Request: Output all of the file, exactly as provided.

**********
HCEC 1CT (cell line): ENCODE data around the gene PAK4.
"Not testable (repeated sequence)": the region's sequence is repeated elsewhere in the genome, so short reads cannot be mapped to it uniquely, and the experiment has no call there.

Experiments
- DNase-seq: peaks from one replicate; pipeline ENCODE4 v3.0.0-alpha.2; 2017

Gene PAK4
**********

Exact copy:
HCEC 1CT (cell line): ENCODE data around the gene PAK4.
"Not testable (repeated sequence)": the region's sequence is repeated elsewhere in the genome, so short reads cannot be mapped to it uniquely, and the experiment has no call there.

Experiments
- DNase-seq: peaks from one replicate; pipeline ENCODE4 v3.0.0-alpha.2; 2017

Gene PAK4